Also check/inspect your heating and/or chilling batteries/coils and extract and return air grilles to make sure they are operating correctly, clean and free of any blockages and or restrictions.

Heat recovery systems

Like locally recirculated air, some heat recovery systems can allow extracted contaminants to be reintroduced to the building. For example, particles that become deposited on the extract side of a ‘thermal wheel’ could be blown back through on to the supply air side. These type of heat exchangers, and others which allow for the possibility of mixing extract and supply air flows, should be investigated for the potential of such ‘leaks’ occurring, taking into account the pressure differentials between supply and exhaust side air streams.

You will need to ensure that higher air pressure is present on the supply air side, to stop exhaust air from leaking into the supply air side. Higher ventilation rates are also recommended in order to minimise the potential for leaks. If there is no evidence of any leakage, then there is no need to switch such heat recovery systems off. If there is evidence of any bypass, then such systems should be temporarily switched off.

Toilet systems

Although still not yet established, there are a number of simple measures you could take to control possible faecal-oral transmission of SARS-CoV-2 – these will also prove more effective for other viruses (e.g. noroviruses) too. These could include:

  • Flushing toilets with the lid closed, thereby reducing droplet plumes being created. Therefore, minimising any faecal-oral transmission of SARS-CoV-2 virus particles.
  • Keeping your toilet extract systems maintained and operational. Consider bypassing any controls on your extract system (if you can without affecting other systems) and operating them continuously during occupation of the building.
  • Try to maintain negative air pressure in the toilets, this keeps smells as well as any generated contaminants out of adjacent areas.
  • Keep the plumbing systems well maintained and preserve water seals. For example, by stopping drains drying out.
  • Actively promote good hygiene practises, especially hand washing.

Social distancing of occupants

On the 11th May 2020 “Working safely during coronavirus (COVID-19)” was released through GOV.UK. This now offers guidance for 14 different types of workplace and remains regularly updated to keep people informed of the changing rules and restrictions. The advice covers:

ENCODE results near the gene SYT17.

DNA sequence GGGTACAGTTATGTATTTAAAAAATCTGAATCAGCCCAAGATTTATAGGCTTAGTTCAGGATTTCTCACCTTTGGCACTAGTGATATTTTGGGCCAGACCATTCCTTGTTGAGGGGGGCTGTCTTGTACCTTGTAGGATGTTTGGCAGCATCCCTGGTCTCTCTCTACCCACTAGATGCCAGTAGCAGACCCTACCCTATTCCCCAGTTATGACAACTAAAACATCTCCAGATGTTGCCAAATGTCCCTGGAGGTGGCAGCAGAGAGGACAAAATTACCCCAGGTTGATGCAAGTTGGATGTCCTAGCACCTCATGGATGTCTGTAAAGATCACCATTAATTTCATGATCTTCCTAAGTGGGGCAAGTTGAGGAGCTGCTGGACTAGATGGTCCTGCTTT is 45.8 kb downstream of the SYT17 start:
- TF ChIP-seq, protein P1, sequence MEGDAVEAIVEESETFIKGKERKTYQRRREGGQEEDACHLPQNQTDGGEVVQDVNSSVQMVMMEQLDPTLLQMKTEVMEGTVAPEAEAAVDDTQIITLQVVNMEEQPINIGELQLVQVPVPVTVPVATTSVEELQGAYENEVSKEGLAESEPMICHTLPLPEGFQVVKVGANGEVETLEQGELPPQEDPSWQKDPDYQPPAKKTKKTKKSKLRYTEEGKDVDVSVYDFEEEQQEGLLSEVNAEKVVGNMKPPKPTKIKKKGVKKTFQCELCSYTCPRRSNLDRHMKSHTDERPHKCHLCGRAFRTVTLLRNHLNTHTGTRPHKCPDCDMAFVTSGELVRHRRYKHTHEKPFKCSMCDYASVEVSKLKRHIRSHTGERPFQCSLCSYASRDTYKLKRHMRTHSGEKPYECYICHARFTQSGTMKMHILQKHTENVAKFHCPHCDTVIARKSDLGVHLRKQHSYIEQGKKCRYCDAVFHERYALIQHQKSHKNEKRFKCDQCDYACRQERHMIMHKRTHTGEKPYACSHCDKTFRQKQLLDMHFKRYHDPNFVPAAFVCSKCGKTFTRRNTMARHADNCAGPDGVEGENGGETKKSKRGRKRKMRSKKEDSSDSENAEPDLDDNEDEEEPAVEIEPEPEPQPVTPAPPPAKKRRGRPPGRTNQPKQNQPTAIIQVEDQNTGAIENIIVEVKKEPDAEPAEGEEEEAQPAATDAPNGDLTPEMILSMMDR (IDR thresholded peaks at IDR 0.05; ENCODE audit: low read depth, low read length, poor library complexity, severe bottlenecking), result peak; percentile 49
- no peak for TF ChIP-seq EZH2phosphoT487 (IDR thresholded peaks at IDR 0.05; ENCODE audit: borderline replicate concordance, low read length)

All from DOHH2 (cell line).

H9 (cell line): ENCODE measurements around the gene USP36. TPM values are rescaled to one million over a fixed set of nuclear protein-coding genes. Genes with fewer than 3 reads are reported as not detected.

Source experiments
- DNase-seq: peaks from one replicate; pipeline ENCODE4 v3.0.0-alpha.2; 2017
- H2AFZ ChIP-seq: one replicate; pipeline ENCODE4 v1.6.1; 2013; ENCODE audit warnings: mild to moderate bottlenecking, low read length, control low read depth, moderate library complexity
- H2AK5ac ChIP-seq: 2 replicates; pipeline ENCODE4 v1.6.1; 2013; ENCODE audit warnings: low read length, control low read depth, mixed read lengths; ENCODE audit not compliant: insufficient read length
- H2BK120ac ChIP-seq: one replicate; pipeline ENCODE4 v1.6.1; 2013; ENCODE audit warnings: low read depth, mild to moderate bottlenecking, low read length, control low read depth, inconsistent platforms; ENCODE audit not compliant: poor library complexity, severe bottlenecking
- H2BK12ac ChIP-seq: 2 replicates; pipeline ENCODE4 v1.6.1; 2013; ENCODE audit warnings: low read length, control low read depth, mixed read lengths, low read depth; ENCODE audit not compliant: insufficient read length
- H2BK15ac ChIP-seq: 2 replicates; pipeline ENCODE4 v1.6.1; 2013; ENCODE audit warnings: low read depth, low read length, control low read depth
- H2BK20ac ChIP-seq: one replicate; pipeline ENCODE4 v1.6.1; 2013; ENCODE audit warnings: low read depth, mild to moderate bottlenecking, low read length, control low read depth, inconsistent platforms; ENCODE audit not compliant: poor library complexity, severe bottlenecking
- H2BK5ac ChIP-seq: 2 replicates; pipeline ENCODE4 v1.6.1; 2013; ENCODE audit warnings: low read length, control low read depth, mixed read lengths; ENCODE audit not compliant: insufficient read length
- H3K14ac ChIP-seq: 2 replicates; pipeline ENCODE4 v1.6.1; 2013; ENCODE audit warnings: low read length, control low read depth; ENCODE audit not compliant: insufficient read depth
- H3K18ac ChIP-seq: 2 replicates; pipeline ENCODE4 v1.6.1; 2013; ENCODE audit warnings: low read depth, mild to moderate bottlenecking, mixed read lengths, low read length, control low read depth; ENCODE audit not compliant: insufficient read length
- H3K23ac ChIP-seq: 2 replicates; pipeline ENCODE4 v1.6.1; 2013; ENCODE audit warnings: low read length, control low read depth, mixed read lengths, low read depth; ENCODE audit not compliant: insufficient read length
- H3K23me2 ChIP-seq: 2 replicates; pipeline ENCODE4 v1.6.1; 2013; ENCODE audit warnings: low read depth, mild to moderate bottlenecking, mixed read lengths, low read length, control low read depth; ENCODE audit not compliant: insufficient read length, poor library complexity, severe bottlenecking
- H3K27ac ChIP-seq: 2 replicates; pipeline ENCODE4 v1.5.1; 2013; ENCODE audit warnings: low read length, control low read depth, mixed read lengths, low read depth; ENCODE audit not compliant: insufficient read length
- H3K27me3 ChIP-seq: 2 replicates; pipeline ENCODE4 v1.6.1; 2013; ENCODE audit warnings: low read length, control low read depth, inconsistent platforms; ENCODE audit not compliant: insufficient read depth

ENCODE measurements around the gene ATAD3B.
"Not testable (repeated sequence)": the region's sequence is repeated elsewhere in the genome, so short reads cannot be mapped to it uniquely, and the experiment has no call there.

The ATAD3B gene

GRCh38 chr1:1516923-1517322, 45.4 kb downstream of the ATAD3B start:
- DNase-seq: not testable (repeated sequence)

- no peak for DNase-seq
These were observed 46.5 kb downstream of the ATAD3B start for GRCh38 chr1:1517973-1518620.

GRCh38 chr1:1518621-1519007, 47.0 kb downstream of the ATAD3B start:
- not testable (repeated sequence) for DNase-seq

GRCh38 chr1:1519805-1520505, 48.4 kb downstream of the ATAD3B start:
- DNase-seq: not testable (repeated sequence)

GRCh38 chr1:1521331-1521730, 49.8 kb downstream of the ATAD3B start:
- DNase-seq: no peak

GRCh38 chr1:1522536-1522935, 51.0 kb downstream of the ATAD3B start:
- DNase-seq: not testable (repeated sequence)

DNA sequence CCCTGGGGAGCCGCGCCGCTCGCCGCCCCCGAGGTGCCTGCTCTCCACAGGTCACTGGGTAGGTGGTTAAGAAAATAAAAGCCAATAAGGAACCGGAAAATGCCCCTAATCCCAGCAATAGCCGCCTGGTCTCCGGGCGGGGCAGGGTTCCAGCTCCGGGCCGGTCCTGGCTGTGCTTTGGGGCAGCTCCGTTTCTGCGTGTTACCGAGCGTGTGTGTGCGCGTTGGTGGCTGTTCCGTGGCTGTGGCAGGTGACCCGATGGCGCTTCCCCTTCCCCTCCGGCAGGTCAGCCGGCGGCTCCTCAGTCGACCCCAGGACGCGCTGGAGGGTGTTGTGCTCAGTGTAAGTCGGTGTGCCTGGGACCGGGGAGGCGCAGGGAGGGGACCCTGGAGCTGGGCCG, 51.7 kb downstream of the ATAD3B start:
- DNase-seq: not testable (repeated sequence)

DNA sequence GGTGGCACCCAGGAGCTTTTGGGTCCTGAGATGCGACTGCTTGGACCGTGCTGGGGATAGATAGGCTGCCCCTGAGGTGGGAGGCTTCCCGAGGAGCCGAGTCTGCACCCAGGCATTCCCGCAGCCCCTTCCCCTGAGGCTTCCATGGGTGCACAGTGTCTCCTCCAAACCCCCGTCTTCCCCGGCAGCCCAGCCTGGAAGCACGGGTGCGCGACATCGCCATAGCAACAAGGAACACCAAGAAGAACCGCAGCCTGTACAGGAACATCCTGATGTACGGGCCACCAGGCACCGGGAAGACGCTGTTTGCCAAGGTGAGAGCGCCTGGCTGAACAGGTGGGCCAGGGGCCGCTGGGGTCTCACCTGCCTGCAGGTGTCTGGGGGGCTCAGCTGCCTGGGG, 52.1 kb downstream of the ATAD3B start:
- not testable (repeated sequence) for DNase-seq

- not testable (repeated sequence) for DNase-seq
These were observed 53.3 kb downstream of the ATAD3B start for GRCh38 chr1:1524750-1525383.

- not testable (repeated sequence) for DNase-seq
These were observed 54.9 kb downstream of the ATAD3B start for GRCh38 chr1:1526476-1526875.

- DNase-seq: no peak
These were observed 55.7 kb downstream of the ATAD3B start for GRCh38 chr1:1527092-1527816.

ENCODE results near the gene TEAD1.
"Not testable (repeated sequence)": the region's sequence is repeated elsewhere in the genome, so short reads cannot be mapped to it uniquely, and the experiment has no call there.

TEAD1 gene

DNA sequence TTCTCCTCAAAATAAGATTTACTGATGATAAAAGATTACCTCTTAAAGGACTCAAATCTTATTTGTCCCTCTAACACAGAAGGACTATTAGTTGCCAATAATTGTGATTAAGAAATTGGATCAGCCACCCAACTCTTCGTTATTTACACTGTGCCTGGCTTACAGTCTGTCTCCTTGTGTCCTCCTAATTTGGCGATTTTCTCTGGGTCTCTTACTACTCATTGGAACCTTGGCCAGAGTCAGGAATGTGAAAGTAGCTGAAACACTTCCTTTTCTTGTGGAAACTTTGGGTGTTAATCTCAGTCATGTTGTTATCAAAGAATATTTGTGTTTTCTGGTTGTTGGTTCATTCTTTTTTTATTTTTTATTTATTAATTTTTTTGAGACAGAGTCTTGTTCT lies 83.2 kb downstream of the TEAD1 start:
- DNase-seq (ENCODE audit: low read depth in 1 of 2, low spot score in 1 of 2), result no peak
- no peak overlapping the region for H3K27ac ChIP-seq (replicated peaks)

• Close contact services
  • Construction and other outdoor work
  • Factories, plants and warehouses
  • Heritage locations
  • Hotels and other guest accommodation
  • Labs and research facilities
  • Offices and contact centres
  • Other people’s homes - people working in, visiting or delivering to other people’s homes
  • Performing arts
  • Providers of grassroots sport and sport facilities
  • Restaurants offering takeaway or delivery
  • Shops and branches – effectively retail premises
  • Vehicles - People who work in or from vehicles, including couriers, mobile workers, lorry drivers, etc.
  • The visitor economy

As the number of occupants in buildings is likely to be reduced compared to the start of the pandemic, increased space and the ability to spread people throughout the building is more of a possibility. Be aware though that while this not only promotes social distancing as well as maximising the effect of the ventilation system in removing any airborne virus particles, it could have a negative effect on for example fire safety management.

Try and manage numbers of occupants and their locations accordingly to maintain social distancing requirements and indoor air quality, but not adversely affect fire and other health and safety, cleaning and security issues.

Cleaning and hygiene

Effective cleaning and hygiene (along with social distancing) is another key theme in keeping your workplace COVID-19 Secure. This is also covered in “Working safely during coronavirus (COVID-19)”. Reducing the potential for transmission of the virus through good hygiene practices could include the following:

  • Encourage staff to adopt good hygiene practises at all times and back this up with poster and other campaigns;
  • Amend cleaning regimes to target the most effective interventions. More regularly sanitising frequently used/touched surfaces such as handles, lift buttons, security pads, kitchen cupboards and utensils, vending machines, etc. will be time better spent than vacuuming.
  • Clean/sanitise desks regularly used and communal phones and equipment in “touchdown areas” or hot desks.
  • Keep consumables, soap, hand sanitisers, toilet rolls, etc. readily available and accessible.
  • Regularly remove waste and check areas such as washrooms and kitchens regularly.

Assurity Consulting will continue to take guidance from authoritative sources including Public Health England, WHO and the Government regarding COVID-19. As further information becomes available so we will update this guidance as required. Sources of information include:Assurity Consulting will continue to take guidance from authoritative sources including Public Health England, WHO and the Government regarding COVID-19. As further information becomes available so we will update this guidance as required.

This guide was first produced on the 3rd April 2020 (with updates on 22nd June 2020, and 8th January 2021)